No organization wants to be headline news for underpaying its employees. However, many businesses are being publicly ostracized for violating enterprise agreements (EAs) in Australia. Not only are EAs incredibly complicated, wage law is also evolving rapidly, with Victoria and Queensland passing legislation in 2020. Unfortunately, rapid and complex EAs coupled with a shortfall in fully understanding the regulatory or the industrial environment are causing organizations to fall into non-compliance. The consequences can be devastating and include significant financial, criminal, reputational and regulatory penalties.
To avoid the potential penalties, reputational risk and headlines, organizations need to act now to get ahead of the curve and avoid being in breach of their employee wage rights. It is expected that the new state laws recently passed in Victoria and Queensland, will spur other states in the Commonwealth to adopt similar laws. This makes it as important as ever that organizations ensure regulatory compliance in all jurisdictions.
Although employee underpayments make for a more explosive story, overpayments are almost equally pervasive – though underreported. Companies are as likely to find they overpaid employees as they are to be singled out for underpaying them. Wage complexity is a coin with two sides, one of which is an opportunity. Employers are encouraged to address wage accuracy risk not only for compliance purposes but as an opportunity to streamline industrial relations and payroll processes, which have been increasing in complexity over the years. It is up to management to review their internal governance, processes and technology to identify where things may be breaking down, along with improvement opportunities.
Employees are paid wages by their employers based on one of the following:
In many organizations, EAs dictate how a certain cohort of employees are paid. There are numerous clauses requiring interpretation, and the information is not always black and white. Subject-matter experts – including lawyers, industrial relations specialists and payroll practitioners– are needed to interpret and apply the EAs to payroll processes. From a maintenance perspective, it is essential to regularly review inputs into the payroll system such as employee classifications, position and wage rates, and the upstream processes such as rostering and scheduling, which can have a costly downstream impact on payroll processing.
Organizations must also fully understand the regulatory or industrial environment in which they operate. For example, in the retail or healthcare industries, the EAs can be confusing – some spanning hundreds of pages with 100 or more clauses. The clauses govern things like penalty rates, superannuation, overtime, commissions and entitlements. All of these clauses need to be understood and configured into the payroll system, staff must be trained, and a review process set in place to ensure changes to EAs are captured and implemented.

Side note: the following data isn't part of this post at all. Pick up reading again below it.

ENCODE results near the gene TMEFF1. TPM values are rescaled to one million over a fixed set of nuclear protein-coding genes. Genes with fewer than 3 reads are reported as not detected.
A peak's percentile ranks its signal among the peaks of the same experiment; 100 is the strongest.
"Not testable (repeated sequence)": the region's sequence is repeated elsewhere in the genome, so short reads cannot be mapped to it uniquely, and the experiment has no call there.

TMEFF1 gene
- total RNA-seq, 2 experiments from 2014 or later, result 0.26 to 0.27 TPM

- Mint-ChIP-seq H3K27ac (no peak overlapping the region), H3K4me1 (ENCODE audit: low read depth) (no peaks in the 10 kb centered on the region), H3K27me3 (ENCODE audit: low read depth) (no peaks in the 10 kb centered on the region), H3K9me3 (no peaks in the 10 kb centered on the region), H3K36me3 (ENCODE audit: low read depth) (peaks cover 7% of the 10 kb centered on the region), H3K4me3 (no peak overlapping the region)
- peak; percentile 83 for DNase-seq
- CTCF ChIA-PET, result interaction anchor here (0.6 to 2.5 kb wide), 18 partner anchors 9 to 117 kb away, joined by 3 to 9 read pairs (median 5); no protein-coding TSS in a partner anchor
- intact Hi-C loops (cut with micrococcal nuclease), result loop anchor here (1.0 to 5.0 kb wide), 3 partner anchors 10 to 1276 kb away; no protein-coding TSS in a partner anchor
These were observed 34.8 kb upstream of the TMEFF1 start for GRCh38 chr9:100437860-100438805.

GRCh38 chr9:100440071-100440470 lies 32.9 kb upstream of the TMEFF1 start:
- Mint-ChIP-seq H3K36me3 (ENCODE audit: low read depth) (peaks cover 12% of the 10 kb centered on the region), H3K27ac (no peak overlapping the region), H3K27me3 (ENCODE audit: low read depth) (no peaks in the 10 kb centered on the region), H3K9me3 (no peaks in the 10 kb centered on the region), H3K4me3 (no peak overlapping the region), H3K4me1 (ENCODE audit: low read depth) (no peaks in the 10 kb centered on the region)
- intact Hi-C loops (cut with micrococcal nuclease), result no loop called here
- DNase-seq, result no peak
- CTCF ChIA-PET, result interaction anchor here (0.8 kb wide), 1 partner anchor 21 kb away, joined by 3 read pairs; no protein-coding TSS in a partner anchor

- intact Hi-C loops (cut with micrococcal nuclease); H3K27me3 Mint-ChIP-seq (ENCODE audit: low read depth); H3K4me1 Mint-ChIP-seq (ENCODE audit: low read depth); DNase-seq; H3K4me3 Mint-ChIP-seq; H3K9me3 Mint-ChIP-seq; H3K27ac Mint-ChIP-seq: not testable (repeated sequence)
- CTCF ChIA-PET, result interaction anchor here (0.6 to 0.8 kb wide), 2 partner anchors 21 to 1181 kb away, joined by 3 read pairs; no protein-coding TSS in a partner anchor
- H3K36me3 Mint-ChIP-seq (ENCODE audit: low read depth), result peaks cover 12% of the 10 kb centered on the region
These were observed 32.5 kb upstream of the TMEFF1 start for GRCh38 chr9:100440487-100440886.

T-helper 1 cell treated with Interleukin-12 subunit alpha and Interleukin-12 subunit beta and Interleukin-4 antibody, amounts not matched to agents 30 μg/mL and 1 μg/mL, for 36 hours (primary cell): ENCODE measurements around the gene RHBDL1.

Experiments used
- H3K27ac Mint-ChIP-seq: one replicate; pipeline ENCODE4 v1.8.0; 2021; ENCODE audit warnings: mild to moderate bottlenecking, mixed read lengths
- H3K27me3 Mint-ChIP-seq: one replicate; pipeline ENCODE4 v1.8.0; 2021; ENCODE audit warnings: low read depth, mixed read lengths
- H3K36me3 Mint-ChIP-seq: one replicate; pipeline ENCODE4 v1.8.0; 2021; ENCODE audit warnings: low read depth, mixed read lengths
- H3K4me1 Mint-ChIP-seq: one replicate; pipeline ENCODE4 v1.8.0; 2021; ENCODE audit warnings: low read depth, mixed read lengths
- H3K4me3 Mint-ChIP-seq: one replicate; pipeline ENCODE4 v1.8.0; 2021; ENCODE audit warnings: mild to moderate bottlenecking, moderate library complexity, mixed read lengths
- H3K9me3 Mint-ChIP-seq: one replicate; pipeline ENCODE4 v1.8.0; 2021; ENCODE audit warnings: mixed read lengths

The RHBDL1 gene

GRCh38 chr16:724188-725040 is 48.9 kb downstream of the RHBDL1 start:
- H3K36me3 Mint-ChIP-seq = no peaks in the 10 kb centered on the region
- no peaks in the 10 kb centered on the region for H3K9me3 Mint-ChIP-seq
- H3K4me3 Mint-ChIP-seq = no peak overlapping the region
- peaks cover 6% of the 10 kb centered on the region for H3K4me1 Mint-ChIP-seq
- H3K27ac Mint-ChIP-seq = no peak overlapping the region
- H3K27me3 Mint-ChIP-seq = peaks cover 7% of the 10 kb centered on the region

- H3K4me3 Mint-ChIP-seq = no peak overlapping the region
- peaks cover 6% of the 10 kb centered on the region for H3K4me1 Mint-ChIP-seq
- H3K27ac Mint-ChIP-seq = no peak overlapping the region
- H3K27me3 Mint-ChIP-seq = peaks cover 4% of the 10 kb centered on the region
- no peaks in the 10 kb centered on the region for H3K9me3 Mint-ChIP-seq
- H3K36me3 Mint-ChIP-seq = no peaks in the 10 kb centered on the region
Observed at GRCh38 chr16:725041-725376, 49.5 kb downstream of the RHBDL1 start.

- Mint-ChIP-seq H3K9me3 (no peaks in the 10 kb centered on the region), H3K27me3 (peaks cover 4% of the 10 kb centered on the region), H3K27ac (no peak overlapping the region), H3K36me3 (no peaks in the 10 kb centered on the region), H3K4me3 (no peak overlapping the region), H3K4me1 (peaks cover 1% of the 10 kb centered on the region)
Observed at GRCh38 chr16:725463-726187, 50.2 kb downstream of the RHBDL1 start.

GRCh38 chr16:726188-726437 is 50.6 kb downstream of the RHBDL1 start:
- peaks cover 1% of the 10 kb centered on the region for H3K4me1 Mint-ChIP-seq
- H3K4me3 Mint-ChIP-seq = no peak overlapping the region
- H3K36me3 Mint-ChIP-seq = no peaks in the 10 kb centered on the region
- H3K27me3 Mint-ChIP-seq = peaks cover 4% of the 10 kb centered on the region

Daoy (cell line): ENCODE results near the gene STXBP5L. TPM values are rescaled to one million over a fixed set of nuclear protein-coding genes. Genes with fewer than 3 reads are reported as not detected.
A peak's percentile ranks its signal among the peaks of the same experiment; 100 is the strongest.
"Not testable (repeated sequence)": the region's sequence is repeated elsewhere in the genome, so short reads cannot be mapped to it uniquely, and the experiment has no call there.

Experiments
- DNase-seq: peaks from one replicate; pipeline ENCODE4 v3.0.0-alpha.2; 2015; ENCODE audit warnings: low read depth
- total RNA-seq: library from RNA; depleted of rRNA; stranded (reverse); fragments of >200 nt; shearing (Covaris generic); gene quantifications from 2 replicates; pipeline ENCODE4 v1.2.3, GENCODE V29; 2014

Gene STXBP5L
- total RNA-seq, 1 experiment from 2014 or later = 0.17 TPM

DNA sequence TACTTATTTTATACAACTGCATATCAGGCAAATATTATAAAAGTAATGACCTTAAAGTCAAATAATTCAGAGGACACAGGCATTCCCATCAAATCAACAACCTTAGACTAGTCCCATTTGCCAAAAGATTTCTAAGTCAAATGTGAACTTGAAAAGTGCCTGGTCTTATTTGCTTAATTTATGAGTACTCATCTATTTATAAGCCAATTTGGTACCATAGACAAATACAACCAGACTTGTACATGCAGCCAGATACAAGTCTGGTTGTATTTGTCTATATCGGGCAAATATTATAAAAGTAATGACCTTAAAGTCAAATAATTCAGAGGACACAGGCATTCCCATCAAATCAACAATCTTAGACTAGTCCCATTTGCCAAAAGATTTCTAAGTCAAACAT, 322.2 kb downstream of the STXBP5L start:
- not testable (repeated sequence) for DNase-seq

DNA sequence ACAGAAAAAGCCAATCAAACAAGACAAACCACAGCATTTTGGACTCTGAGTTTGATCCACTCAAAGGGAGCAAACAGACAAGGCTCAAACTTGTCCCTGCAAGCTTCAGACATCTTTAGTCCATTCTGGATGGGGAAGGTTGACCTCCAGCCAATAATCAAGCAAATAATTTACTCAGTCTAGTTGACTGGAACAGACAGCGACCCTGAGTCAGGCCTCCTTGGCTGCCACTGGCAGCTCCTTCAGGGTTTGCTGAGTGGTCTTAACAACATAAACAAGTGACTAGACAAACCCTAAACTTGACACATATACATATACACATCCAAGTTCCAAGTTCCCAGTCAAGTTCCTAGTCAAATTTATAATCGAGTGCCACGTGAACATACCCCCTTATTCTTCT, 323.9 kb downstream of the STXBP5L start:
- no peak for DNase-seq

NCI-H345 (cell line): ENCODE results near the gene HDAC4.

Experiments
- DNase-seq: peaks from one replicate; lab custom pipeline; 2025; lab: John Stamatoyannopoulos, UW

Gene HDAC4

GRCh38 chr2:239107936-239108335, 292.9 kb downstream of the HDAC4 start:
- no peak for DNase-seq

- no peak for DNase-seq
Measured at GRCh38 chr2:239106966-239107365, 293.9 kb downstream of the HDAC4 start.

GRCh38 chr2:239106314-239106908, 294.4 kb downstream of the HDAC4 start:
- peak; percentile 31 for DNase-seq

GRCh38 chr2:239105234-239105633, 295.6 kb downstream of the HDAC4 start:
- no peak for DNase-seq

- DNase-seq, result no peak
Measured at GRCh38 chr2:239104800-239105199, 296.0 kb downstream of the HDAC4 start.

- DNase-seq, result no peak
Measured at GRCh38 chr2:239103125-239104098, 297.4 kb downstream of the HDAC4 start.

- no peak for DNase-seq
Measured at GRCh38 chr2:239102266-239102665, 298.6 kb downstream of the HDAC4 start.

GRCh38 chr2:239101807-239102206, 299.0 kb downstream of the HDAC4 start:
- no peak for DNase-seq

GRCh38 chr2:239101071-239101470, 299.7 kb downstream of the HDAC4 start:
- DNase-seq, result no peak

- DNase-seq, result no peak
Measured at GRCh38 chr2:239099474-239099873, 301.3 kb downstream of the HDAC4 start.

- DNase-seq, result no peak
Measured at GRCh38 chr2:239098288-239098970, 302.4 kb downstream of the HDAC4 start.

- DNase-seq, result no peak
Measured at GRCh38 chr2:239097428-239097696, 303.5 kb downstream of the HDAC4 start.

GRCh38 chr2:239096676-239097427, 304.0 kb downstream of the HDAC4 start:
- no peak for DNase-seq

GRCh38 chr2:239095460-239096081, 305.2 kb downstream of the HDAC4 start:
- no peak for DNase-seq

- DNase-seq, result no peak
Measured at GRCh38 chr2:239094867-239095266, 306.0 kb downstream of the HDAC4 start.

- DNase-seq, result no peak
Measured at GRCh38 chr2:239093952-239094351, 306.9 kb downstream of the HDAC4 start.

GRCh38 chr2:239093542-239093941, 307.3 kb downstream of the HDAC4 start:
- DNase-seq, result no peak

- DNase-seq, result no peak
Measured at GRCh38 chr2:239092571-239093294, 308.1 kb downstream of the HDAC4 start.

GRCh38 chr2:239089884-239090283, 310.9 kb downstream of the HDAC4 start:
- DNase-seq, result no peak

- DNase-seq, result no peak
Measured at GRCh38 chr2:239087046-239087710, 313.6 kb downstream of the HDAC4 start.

In addition to analyzing the details of EAs, the other components of regulatory compliance are the payroll processes and the system itself. Expertise is needed to manage the payroll processes (including upstream processes like rostering and scheduling) and to configure the payroll system so that it mimics the parameters of the award. Unfortunately, some organizations do not have automated rostering systems or time and attendance systems. Instead, they use manual processes to manage their payroll, which can cause challenges with payroll accuracy due to human error.
In Victoria, the 2020 Wage Theft Bill becomes effective in July 2021 – and it is assumed that similar legislation in other states is forthcoming. Of concern is that criminal penalties and jail-time are included in the bill in the event an organization’s directors deliberately underpay staff or fail to maintain payment documentation. This should prompt a proactive look into payroll processes to ensure compliance and avoid dire consequences. The following set of questions will help set the stage for what companies need to do next:
Management, audit and risk committees and the board must work together with internal audit and the three lines of defense to understand and address the broad spectrum of payroll challenges and risks. When all three lines of defense are effectively working together, compliance efforts with regulatory obligations can be more effective.
Performing periodic process and key controls reviews over the areas of human resourcing, scheduling and payroll processing are paramount. Further, it is essential to determine whether the payroll system is configured properly and, in the case of manual processing, where there may be opportunities to automate certain areas and controls with the highest risk of non-compliance.
Finally, internal audit will want to ensure that communication back to management, audit and risk committees and the board is clear around the nature and the type of work being undertaken to address payroll challenges and risks.
Protiviti has been a proud sponsor of the IIA’s SOPAC Conference since 2005. At this year’s conference Justin Yau presented “Show Me the Money - Managing Wage Trust”, based on the above article. To find out more about Protiviti’s Internal Audit and Financial Advisory services, click here.